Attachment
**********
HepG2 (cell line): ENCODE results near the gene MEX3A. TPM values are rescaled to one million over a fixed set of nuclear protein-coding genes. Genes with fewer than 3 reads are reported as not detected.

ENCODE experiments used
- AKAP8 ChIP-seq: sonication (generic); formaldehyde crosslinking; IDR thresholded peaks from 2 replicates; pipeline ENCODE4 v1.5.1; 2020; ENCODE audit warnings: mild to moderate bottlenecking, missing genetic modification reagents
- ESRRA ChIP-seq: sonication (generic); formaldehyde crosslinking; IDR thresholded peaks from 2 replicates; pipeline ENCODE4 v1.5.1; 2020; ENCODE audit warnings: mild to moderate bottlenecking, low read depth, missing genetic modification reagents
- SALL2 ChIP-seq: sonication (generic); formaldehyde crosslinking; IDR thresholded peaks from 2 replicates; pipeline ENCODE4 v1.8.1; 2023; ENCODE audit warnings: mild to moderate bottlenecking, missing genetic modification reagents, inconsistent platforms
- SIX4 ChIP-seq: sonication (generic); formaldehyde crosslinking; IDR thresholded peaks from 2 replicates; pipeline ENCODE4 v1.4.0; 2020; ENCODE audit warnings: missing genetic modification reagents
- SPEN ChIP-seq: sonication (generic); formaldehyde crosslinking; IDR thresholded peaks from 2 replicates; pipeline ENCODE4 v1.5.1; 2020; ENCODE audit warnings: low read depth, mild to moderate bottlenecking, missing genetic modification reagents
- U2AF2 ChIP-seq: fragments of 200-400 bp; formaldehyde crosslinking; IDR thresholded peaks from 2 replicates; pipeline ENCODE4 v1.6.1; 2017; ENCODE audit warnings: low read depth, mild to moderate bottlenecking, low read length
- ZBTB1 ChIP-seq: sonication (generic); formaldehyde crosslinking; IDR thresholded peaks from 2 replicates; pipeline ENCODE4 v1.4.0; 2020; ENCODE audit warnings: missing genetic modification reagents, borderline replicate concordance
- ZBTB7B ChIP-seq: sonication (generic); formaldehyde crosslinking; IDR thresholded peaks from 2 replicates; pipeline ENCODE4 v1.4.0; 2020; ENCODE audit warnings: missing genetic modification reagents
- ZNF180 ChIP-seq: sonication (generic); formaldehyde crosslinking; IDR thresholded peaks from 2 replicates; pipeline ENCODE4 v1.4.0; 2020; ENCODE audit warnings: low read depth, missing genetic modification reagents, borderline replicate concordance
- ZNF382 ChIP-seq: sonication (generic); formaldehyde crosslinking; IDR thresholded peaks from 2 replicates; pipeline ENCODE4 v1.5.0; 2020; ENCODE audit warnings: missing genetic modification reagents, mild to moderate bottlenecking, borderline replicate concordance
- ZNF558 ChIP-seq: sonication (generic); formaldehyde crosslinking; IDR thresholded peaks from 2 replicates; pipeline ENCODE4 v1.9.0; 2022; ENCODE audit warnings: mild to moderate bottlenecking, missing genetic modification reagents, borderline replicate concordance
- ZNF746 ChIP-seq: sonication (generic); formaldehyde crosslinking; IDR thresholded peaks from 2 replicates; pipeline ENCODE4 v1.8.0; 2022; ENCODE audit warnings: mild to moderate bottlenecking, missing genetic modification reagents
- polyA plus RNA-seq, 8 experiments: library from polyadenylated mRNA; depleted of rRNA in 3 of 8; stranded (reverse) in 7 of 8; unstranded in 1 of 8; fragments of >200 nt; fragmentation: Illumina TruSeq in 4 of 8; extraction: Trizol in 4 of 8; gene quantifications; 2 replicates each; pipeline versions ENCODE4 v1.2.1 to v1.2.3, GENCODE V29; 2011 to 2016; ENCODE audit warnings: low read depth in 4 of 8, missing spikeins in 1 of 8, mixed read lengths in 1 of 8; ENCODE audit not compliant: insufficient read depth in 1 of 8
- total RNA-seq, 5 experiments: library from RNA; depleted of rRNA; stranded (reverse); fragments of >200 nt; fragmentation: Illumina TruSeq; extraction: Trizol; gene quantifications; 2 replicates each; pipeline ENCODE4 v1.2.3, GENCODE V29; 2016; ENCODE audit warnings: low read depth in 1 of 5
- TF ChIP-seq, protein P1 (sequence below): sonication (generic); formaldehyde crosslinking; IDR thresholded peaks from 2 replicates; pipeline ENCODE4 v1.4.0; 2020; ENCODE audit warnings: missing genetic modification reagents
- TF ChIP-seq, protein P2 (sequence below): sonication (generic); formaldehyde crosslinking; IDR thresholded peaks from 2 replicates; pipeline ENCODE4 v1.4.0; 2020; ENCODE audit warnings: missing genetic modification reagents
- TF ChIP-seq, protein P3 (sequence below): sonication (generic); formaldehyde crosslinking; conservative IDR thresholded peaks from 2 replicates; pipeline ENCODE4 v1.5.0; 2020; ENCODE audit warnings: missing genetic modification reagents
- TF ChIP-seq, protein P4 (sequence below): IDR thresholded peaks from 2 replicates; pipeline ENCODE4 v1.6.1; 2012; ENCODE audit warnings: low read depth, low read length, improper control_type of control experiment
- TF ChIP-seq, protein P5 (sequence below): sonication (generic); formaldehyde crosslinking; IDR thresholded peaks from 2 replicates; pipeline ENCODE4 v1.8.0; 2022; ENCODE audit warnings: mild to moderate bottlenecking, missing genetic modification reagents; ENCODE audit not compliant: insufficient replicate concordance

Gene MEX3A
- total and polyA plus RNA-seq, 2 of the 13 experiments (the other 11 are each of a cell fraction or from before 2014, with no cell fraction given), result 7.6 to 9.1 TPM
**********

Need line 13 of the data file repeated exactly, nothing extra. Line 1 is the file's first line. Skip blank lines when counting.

- ZNF558 ChIP-seq: sonication (generic); formaldehyde crosslinking; IDR thresholded peaks from 2 replicates; pipeline ENCODE4 v1.9.0; 2022; ENCODE audit warnings: mild to moderate bottlenecking, missing genetic modification reagents, borderline replicate concordance